SINCE his inauguration in January, President George Bush and his advisers have conducted an extensive study of East-West relations. Eyebrows were raised at the length of the process because Bush and his team had participated in the Reagan decisions for eight years and presumably agreed with them. In a long-awaited speech on May 12, Mr. Bush presented an initiative, a resurrection of the 34-year-old ``open skies'' proposal made by President Dwight D. Eisenhower, which would allow unarmed aircraft from the United States and the Soviet Union to fly over the territory of the other country for purposes of military surveillance.
It would be difficult to think of any proposal less relevant. Brent Scowcroft, Bush's national security adviser, said the plan was mostly of symbolic value in this age of satellite surveillance.
However, at the very moment that the President was making this proposal, his administration was requesting funds for new weapons designed to destroy the satellites, the eyes in the sky that make truly ``open skies'' possible.
The US and Soviet military rely on satellites for general communications, early warning of attack, intelligence gathering, and maintaining military command and control. At present neither nation has the capacity to destroy the other's satellites. The Soviets have a crude, unreliable antisatellite (ASAT) system that has not been tested since June 1982. The USSR declared a moratorium on ASAT testing in 1983, and Congress barred American ASAT testing between 1985 and 1988.
This year holds the prospect of real progress in negotiations on reducing strategic and short-range nuclear weapons and cutting conventional military forces in Europe. Developing and testing ASATs sends the wrong message. It could upset negotiations and initiate an arms race in space.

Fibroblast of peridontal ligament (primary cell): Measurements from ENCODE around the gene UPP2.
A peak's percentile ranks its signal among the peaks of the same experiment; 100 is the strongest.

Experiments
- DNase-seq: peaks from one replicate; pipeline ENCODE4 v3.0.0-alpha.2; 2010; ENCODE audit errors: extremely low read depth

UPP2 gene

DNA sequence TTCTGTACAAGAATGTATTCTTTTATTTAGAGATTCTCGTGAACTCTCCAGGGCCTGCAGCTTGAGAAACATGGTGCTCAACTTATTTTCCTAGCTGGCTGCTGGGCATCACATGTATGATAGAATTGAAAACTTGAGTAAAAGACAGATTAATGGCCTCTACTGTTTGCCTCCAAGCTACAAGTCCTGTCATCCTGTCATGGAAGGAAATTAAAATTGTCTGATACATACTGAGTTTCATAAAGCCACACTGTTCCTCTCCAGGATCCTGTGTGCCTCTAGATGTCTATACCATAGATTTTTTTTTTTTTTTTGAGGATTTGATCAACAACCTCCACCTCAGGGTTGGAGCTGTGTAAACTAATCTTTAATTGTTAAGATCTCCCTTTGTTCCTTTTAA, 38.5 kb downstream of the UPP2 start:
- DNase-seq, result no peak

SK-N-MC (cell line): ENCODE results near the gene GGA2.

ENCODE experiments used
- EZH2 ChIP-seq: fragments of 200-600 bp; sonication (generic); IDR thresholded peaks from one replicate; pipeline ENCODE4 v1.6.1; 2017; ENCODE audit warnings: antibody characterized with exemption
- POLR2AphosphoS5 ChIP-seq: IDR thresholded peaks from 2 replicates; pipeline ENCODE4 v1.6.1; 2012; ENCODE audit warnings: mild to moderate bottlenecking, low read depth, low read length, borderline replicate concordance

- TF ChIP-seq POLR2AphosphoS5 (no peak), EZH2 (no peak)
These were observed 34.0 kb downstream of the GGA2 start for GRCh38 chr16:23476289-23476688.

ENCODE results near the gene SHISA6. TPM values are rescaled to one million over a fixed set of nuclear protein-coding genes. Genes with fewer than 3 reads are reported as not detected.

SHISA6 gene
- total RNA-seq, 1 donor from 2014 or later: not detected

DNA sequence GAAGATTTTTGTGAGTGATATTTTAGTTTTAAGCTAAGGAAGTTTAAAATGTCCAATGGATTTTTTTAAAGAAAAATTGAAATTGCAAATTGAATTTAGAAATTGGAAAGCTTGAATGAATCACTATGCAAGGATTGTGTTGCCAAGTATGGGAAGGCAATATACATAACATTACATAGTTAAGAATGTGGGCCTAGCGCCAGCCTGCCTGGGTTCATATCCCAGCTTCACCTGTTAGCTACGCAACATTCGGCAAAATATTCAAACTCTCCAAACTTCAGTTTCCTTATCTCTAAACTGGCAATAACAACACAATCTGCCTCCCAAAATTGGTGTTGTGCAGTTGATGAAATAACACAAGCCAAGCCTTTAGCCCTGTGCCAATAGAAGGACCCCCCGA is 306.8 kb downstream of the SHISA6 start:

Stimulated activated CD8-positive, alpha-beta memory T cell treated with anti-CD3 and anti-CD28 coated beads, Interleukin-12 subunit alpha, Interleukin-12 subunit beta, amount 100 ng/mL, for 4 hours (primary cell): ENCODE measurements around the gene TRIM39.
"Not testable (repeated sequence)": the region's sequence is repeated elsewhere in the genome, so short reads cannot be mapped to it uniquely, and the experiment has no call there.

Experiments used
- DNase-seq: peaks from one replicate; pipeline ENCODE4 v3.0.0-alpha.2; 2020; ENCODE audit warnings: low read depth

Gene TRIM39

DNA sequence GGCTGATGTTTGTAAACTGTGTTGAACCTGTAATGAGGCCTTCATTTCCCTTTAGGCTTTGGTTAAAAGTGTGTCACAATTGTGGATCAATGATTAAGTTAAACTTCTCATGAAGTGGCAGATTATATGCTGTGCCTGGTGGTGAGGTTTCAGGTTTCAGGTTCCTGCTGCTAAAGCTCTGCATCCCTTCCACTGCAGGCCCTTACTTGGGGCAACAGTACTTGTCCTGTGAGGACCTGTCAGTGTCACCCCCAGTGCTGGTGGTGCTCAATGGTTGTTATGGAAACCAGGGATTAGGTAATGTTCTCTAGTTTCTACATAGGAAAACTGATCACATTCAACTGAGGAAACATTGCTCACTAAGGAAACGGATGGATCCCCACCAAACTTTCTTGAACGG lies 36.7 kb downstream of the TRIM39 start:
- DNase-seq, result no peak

Despite this, the Pentagon has requested funds for several new ASAT systems in an all-out effort to get development under way. In its budget request for fiscal year 1990, the Pentagon has asked for more than $700 million for ASATs, including over $500 million for developing ASATs under the ``star wars'' program. Shifting star-wars projects toward ASATs is one result of mounting pressure to demonstrate short-term payoffs from the $16 billion spent so far on star wars. This shift is seen in:
The Mid-Infrared Advanced Chemical Laser (MIRACL), a system slated for cancellation in 1988 but resurrected after New Mexico's senators protested the loss of jobs in their state. MIRACL is a ground-based laser that would work in conjunction with the Skylite Beam Detector, a movable mirror that would aim the laser beam at satellite targets. Testing could begin in late 1989.
The Exoatmospheric Reentry-Vehicle Intercept System (ERIS), originally developed as an early deployment technology under star wars but now being considered by the Army for ASAT use. ERIS is a kinetic-energy weapon - it destroys its target by colliding with it. It could be based on the ground or on ships.
The Free-Electron Laser (FEL), a ground-based laser that may be capable of destroying high-altitude satellites, including those used by the superpowers to warn of an impending nuclear attack.
An ASAT arms race does not make political sense for the US. Nor does it make military sense. We depend on satellites far more than does the USSR. ASAT arms control would guarantee that we could rely on our superior satellite technology during a military crisis.
Instead of devising ways to destroy Soviet satellites, we should commit resources to making our satellites more survivable. The best solution would be to negotiate an agreement that both sides would not test or deploy ASATs but would respect each other's satellites. This would increase stability and decrease the danger of accidental nuclear war.